Though, you've probably heard of him already. Anybody else reading this comment, if you like Hannah's work, then I bet you'd also like Phil's work.
    Okay, I won't bet... only because I don't have money to lose if I'm wrong.. :P
    Great blog and Happy President's Day! (I'm not even sure if that's the right holiday, what I DO know, though, is that today is a federal holiday and I didn't have to go to work! Sweetness!)
    Hope you enjoy Phil's site!

  9. Monday musings is quite ambitious, this coming from the lazy author of Sunday Afternoon Noodle ^_^ Great post, thanks for the heads up on both documentary and artist. Excellent review. Is it a crock of shit to see a reference to Freud or dadaism? Not in the least if that observance is an honest visceral reaction. Reviewing is art in itself (just ask the late Manny Farber), where words spoken or in print strive to describe the beauty or complexity of a thing and it's thingness. Bruce Bickford has an affinity for clay and animated figures, and in their own way these idioms strive to describe the beauty or complexity of his textured life.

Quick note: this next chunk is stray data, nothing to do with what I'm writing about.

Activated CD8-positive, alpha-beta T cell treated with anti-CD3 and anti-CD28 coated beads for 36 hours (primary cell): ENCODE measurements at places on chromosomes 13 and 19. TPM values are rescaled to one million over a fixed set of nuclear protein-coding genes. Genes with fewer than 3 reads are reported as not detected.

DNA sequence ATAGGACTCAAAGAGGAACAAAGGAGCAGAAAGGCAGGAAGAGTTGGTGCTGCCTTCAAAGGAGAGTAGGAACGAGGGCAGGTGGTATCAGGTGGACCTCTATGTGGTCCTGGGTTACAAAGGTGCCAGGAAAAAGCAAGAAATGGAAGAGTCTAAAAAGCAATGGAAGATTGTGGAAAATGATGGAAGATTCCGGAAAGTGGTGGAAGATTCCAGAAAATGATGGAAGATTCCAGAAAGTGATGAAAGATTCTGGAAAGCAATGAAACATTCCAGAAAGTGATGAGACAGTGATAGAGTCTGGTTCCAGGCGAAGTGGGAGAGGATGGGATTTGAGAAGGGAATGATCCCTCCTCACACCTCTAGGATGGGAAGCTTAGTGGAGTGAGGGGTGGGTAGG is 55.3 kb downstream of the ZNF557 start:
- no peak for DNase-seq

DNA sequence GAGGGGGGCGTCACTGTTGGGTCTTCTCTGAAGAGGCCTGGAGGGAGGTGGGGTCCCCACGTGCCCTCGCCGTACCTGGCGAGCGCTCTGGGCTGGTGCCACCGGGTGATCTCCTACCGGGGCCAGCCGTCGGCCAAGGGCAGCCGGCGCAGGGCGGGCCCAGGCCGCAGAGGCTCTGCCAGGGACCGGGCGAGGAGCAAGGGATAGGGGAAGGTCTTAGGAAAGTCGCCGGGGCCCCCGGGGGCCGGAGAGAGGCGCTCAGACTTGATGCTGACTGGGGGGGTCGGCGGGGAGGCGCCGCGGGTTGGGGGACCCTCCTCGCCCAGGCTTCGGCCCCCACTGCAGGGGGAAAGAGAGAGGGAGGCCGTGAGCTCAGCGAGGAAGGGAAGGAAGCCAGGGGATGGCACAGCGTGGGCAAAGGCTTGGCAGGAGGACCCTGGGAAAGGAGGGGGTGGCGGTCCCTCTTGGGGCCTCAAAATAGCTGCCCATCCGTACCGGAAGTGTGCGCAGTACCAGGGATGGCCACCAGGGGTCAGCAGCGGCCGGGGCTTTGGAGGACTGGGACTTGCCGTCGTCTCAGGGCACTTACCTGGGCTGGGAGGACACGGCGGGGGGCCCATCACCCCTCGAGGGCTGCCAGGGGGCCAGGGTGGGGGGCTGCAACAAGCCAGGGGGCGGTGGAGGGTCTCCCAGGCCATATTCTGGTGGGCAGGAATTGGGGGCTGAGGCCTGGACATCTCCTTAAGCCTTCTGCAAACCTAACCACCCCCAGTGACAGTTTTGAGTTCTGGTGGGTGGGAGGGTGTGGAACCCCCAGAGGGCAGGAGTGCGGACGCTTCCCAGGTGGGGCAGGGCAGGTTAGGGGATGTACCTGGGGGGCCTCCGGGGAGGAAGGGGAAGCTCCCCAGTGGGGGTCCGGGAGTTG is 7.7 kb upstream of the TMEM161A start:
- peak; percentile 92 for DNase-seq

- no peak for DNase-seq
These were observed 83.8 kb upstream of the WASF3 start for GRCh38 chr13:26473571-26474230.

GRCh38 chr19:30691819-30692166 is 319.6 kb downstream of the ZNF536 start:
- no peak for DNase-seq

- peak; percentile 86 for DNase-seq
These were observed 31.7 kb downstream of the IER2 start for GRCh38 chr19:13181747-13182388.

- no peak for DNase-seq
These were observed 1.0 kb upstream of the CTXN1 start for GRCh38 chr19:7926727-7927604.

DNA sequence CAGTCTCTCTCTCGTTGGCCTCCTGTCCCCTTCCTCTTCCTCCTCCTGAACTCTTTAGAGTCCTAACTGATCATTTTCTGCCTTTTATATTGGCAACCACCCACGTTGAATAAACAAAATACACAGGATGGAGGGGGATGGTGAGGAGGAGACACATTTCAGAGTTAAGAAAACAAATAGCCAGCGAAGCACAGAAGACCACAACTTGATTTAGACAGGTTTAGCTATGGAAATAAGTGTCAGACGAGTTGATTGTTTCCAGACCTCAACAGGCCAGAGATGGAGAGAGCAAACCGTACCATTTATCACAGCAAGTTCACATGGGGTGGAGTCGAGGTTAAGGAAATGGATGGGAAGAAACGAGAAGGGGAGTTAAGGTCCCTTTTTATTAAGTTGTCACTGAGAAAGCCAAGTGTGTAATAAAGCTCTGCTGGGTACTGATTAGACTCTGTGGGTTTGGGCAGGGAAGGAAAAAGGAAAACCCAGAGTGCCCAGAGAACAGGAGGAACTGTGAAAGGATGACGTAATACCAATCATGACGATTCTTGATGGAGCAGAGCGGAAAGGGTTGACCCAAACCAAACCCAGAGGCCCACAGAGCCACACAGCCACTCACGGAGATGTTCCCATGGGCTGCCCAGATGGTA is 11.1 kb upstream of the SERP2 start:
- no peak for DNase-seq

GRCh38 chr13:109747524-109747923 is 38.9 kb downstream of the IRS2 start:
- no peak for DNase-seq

Anyway, I just found your blog and enjoyed that. Now where is that dang subscribe button?

  10. *squeezes hanna really tight and then buys her dinner for totally making this girl's day!*

  11. This is great. i enjoy reading your blog

    I also like to write poems, and songs ; I wrote some short stories and then got discouraged since i've never took any classes on writting it was easy for me to put it aside, but I'm sure i'll get back to it eventually.

    I also felt the same way about making music ; i'm barely recording some tracks at home now and i've been thinking about making music for 10 years now.
    well cheers!